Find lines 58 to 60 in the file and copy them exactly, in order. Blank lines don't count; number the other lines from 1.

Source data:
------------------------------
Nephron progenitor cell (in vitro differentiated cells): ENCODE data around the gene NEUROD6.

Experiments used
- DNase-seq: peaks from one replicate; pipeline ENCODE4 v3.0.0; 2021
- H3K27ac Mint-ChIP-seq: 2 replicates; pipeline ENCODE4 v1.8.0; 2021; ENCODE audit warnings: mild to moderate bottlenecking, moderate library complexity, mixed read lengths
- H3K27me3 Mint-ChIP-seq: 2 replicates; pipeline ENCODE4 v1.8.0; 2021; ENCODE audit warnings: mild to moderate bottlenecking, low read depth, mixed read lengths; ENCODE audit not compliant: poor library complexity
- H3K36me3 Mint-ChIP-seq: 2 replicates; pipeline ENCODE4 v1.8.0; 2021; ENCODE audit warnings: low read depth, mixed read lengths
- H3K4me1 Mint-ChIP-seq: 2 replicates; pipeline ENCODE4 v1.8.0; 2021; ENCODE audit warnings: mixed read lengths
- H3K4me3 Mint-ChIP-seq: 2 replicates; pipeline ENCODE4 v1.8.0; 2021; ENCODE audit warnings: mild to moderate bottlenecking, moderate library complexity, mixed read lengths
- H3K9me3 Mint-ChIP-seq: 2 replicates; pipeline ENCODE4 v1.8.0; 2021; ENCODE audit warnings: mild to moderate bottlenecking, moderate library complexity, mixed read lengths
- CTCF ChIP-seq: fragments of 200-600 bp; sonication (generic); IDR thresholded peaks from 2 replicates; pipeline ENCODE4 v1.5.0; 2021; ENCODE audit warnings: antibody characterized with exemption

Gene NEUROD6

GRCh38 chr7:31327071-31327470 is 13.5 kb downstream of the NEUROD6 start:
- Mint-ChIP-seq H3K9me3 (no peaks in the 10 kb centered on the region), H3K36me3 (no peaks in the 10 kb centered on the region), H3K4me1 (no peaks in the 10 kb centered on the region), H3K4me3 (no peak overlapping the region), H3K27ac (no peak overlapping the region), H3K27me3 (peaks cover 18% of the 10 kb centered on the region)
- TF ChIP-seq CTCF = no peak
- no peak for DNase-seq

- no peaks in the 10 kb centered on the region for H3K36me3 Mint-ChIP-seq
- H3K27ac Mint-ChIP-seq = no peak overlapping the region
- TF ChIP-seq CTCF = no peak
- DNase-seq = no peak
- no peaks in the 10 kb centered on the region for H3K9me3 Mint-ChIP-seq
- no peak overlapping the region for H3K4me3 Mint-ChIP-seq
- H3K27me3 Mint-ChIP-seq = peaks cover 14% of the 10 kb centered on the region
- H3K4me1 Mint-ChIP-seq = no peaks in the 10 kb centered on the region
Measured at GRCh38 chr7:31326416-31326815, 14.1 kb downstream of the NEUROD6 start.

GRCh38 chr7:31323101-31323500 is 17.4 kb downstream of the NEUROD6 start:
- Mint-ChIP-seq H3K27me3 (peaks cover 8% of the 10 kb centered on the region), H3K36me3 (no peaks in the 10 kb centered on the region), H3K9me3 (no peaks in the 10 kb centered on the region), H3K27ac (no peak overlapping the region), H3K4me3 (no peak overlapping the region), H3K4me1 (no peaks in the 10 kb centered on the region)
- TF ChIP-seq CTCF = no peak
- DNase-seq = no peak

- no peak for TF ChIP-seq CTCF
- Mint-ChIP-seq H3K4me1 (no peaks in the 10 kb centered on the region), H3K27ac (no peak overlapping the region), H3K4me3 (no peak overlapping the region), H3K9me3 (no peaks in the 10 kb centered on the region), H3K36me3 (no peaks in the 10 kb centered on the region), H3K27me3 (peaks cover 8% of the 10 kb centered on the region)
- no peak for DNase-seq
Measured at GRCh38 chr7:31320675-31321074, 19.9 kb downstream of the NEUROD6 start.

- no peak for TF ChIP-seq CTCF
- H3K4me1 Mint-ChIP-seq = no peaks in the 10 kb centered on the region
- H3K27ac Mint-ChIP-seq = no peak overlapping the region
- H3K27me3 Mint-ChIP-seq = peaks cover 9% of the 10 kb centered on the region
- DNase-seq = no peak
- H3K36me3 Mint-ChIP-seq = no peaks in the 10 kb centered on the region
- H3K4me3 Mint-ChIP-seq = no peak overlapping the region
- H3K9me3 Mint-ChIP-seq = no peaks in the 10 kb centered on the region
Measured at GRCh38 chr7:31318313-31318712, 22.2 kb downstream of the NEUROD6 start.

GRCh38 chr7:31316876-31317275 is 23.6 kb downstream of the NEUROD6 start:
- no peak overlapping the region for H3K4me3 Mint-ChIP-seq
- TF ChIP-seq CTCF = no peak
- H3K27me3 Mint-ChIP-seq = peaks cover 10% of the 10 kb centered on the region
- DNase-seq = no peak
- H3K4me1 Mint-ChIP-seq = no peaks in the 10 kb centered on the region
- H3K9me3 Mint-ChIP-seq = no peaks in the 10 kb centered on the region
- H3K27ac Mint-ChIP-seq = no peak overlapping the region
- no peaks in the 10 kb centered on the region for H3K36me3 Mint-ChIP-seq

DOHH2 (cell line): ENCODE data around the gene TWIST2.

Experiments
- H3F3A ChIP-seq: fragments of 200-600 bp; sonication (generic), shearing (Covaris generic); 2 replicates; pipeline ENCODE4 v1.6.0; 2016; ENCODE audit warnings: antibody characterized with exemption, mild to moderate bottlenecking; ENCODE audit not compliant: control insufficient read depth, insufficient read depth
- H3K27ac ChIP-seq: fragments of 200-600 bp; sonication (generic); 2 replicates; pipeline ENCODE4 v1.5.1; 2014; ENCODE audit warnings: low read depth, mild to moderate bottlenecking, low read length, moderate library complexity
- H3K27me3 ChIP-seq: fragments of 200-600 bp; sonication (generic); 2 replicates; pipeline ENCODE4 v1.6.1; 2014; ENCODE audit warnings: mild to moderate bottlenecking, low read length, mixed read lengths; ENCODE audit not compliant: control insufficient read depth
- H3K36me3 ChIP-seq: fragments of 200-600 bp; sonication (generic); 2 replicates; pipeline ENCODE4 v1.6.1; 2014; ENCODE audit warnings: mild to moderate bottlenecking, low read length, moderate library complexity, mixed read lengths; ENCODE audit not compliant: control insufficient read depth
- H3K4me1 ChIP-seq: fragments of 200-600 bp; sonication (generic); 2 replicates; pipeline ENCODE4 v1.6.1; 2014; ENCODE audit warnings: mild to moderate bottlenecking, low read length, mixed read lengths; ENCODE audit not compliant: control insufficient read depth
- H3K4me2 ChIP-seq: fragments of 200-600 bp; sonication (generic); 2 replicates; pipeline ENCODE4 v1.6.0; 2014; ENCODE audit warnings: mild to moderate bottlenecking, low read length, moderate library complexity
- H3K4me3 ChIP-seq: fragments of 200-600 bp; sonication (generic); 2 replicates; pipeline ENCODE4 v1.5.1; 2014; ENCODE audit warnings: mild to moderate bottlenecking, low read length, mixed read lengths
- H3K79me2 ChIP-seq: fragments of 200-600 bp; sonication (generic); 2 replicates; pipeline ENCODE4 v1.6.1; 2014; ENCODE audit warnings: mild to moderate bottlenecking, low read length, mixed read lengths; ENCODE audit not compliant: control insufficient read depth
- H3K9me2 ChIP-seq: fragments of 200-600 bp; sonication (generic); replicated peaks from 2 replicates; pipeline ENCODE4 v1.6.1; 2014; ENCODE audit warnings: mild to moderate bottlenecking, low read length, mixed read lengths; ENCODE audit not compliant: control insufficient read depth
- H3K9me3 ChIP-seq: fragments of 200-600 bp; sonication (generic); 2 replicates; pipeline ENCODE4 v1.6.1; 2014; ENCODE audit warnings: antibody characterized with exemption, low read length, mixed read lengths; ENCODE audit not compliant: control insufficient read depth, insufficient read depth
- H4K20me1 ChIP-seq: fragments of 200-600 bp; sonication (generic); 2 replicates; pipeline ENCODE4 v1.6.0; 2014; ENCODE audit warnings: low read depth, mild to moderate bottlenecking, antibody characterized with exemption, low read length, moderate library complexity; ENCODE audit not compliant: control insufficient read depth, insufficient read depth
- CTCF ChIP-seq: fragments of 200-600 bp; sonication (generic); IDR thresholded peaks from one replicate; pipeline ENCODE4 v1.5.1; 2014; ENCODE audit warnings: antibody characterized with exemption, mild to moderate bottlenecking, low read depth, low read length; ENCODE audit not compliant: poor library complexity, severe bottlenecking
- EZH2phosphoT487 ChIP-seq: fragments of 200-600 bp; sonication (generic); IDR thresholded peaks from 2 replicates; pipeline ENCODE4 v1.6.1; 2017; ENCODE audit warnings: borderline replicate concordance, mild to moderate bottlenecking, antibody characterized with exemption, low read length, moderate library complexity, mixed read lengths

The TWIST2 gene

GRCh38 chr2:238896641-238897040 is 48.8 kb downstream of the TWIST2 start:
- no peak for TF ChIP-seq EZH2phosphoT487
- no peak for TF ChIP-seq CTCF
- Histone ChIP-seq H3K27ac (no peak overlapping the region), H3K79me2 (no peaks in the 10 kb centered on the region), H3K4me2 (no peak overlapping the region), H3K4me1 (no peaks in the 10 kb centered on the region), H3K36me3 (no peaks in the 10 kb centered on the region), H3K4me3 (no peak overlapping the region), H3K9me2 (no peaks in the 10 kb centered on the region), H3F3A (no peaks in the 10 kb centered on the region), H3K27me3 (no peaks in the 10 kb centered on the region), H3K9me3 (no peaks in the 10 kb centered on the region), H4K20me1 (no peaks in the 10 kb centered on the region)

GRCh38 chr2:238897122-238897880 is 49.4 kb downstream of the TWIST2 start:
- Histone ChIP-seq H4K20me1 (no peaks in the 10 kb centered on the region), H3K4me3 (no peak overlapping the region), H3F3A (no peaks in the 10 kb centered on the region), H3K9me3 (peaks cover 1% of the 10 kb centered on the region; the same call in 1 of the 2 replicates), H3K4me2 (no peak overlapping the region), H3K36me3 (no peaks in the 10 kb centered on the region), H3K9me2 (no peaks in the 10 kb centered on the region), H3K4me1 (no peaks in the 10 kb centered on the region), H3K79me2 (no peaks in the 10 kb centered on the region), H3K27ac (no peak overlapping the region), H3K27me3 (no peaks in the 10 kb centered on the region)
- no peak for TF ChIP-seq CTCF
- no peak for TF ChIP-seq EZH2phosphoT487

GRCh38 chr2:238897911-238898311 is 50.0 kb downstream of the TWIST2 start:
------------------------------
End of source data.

- H3K4me2 ChIP-seq: fragments of 200-600 bp; sonication (generic); 2 replicates; pipeline ENCODE4 v1.6.0; 2014; ENCODE audit warnings: mild to moderate bottlenecking, low read length, moderate library complexity
- H3K4me3 ChIP-seq: fragments of 200-600 bp; sonication (generic); 2 replicates; pipeline ENCODE4 v1.5.1; 2014; ENCODE audit warnings: mild to moderate bottlenecking, low read length, mixed read lengths
- H3K79me2 ChIP-seq: fragments of 200-600 bp; sonication (generic); 2 replicates; pipeline ENCODE4 v1.6.1; 2014; ENCODE audit warnings: mild to moderate bottlenecking, low read length, mixed read lengths; ENCODE audit not compliant: control insufficient read depth